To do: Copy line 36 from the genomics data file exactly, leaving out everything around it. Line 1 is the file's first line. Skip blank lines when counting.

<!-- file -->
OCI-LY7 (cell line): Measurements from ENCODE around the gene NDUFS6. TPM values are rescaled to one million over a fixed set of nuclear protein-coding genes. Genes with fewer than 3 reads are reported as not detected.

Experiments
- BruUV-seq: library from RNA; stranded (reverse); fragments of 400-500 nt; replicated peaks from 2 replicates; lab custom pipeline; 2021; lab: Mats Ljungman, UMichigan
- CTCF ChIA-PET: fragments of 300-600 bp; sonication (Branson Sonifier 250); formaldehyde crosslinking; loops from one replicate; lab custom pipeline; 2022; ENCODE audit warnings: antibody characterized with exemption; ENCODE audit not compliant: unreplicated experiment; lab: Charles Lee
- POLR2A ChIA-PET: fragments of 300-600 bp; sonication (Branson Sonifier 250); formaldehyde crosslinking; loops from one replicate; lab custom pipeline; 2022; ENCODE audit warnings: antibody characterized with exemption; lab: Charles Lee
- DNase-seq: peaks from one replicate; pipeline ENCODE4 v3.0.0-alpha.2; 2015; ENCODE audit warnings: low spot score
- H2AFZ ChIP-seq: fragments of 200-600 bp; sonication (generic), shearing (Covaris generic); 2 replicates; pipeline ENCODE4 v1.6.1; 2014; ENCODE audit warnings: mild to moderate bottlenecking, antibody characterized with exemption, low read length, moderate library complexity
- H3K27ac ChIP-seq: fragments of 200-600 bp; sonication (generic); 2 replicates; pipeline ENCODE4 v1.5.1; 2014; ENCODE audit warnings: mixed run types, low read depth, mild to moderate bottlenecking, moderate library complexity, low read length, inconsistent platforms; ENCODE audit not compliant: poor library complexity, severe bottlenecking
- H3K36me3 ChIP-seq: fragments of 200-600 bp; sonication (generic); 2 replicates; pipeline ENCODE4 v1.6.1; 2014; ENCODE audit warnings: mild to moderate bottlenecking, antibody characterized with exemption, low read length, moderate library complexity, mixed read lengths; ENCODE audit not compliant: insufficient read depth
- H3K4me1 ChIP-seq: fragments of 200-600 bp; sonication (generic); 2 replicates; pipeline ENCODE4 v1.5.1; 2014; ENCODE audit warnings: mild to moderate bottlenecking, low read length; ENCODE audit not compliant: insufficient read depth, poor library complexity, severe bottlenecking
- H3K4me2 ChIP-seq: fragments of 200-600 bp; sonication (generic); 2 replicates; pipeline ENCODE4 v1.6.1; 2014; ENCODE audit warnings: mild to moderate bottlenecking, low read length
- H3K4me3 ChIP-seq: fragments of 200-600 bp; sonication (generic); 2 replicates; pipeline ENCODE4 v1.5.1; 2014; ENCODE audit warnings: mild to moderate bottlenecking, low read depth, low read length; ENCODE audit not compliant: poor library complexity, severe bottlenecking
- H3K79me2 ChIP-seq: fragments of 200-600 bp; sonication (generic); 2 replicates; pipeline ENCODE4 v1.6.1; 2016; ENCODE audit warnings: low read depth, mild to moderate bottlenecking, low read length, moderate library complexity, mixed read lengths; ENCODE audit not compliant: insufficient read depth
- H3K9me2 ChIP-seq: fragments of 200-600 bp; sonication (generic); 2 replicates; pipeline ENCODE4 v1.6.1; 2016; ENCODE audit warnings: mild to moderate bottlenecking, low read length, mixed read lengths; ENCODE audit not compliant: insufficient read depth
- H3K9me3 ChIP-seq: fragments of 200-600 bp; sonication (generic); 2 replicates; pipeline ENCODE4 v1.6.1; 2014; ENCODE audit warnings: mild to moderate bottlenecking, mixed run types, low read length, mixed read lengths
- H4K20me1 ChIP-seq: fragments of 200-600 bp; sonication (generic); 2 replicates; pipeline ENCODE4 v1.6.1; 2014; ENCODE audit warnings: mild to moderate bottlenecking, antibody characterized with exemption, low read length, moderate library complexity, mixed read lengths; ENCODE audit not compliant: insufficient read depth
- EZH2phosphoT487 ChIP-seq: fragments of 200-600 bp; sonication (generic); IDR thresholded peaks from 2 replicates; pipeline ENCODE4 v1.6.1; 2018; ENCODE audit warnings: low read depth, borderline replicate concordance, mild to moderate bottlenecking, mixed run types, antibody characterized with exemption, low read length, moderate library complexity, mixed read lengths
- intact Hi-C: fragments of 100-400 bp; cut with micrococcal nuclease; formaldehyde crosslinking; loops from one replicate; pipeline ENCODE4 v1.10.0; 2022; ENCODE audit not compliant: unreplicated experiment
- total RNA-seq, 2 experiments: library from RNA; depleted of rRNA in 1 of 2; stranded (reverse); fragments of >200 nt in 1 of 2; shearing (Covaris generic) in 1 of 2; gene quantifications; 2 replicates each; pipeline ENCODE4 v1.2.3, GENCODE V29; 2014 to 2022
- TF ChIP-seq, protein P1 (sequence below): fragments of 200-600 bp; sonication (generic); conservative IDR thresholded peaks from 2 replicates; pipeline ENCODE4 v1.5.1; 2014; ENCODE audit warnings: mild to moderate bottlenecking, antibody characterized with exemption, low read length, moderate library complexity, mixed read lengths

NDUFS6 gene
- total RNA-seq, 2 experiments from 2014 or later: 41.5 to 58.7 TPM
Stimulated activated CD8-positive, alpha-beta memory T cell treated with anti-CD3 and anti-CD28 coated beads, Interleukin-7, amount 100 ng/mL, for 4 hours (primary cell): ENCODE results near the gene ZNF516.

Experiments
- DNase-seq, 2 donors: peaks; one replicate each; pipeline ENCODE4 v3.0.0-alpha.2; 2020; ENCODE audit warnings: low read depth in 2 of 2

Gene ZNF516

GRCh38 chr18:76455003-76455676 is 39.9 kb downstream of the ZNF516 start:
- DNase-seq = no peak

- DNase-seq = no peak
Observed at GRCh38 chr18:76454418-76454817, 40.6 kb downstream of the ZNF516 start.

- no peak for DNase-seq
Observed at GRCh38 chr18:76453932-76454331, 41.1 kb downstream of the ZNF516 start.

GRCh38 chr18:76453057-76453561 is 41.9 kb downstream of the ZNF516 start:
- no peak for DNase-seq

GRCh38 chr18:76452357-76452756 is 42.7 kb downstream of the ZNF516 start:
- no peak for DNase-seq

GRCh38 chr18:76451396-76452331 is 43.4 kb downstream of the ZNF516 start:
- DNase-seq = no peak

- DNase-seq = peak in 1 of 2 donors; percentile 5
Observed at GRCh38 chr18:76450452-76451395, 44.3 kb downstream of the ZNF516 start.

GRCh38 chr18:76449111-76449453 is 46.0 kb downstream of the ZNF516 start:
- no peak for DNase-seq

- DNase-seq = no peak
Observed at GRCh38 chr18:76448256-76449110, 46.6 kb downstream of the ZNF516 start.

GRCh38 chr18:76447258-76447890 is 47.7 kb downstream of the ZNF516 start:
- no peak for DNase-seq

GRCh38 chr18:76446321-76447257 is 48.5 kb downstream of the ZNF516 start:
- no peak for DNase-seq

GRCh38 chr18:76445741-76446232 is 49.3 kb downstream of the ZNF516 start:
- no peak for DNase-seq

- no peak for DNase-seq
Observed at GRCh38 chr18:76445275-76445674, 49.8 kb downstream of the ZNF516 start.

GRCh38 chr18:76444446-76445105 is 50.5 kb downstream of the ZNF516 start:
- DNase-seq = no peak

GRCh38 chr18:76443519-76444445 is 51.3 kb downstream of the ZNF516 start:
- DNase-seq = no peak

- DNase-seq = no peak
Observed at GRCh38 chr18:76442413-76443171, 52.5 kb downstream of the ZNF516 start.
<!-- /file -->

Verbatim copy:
- no peak for DNase-seq